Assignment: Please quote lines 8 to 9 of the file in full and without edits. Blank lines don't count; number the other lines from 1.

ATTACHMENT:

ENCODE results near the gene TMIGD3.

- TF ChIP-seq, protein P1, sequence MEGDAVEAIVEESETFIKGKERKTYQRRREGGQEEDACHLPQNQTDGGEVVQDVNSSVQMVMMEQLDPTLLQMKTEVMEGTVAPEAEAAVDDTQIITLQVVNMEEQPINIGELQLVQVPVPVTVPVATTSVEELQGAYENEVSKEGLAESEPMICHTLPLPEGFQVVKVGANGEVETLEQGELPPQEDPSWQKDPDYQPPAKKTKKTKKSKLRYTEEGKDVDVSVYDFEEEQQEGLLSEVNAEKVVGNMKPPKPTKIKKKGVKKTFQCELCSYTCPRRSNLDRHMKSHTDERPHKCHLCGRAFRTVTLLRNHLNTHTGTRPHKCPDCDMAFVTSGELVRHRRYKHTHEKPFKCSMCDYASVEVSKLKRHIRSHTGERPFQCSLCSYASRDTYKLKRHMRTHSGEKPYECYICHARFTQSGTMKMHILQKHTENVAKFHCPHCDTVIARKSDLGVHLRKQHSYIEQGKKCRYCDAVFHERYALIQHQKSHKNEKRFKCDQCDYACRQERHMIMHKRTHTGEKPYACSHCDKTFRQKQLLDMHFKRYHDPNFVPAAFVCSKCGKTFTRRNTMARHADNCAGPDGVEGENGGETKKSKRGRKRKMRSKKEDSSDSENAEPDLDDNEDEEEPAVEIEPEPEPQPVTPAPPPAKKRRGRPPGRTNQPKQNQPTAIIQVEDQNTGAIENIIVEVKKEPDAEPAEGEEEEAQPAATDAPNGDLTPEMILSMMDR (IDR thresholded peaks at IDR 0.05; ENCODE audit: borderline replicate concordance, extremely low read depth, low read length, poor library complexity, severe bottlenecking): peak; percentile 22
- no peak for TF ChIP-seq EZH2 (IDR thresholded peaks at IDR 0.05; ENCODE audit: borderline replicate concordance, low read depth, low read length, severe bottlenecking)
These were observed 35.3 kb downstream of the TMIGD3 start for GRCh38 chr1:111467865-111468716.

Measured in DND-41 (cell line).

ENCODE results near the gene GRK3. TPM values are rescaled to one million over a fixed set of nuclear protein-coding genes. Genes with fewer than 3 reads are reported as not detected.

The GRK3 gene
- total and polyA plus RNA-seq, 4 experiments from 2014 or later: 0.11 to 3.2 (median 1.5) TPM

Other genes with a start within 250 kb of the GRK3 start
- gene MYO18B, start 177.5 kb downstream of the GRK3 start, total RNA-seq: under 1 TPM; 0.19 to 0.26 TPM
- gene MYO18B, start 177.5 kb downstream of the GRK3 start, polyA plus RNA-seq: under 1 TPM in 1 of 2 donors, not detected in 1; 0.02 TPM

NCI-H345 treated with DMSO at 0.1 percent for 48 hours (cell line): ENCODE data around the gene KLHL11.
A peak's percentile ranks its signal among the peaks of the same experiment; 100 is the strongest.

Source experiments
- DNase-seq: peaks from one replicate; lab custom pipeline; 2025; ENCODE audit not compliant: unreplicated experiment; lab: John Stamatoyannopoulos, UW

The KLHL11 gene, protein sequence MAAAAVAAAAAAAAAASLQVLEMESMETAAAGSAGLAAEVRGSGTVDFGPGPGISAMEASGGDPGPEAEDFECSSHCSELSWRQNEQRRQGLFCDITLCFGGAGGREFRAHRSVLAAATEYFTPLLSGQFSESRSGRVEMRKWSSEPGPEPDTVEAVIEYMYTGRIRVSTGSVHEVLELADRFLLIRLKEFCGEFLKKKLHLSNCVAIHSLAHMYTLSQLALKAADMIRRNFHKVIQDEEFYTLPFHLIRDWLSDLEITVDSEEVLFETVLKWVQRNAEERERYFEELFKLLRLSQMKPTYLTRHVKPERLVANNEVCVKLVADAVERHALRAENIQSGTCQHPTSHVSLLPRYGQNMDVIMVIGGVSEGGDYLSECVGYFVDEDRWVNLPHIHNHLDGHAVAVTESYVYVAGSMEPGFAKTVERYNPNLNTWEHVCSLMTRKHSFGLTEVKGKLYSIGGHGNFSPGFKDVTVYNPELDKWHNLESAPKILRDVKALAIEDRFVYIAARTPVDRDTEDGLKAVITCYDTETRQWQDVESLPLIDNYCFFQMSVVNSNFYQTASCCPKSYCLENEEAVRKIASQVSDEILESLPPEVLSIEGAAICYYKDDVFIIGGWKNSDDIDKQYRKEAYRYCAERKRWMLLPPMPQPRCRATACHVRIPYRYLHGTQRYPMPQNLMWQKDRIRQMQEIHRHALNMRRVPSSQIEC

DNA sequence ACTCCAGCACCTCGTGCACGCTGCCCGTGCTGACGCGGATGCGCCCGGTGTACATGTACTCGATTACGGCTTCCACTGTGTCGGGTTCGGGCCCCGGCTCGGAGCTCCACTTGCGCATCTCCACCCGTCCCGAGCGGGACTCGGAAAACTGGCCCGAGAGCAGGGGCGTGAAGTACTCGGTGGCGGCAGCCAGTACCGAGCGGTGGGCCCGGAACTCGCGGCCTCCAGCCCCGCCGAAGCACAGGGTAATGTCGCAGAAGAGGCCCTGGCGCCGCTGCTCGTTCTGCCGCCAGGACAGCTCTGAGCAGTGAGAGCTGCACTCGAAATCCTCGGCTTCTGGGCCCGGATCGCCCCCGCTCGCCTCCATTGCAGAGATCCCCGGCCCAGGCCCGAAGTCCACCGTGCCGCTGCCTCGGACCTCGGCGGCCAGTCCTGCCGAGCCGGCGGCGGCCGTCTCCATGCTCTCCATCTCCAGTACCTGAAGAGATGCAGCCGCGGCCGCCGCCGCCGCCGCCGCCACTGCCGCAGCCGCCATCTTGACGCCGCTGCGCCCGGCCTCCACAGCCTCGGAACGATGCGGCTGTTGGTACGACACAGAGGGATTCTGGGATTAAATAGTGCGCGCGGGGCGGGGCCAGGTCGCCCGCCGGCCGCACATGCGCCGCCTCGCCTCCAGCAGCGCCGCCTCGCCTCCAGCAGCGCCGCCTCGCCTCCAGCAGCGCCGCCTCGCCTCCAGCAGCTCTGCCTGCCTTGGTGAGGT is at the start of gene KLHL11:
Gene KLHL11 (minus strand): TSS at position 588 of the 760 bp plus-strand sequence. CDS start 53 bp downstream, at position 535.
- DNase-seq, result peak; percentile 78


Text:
- total and polyA plus RNA-seq, 4 experiments from 2014 or later: 0.11 to 3.2 (median 1.5) TPM

Other genes with a start within 250 kb of the GRK3 start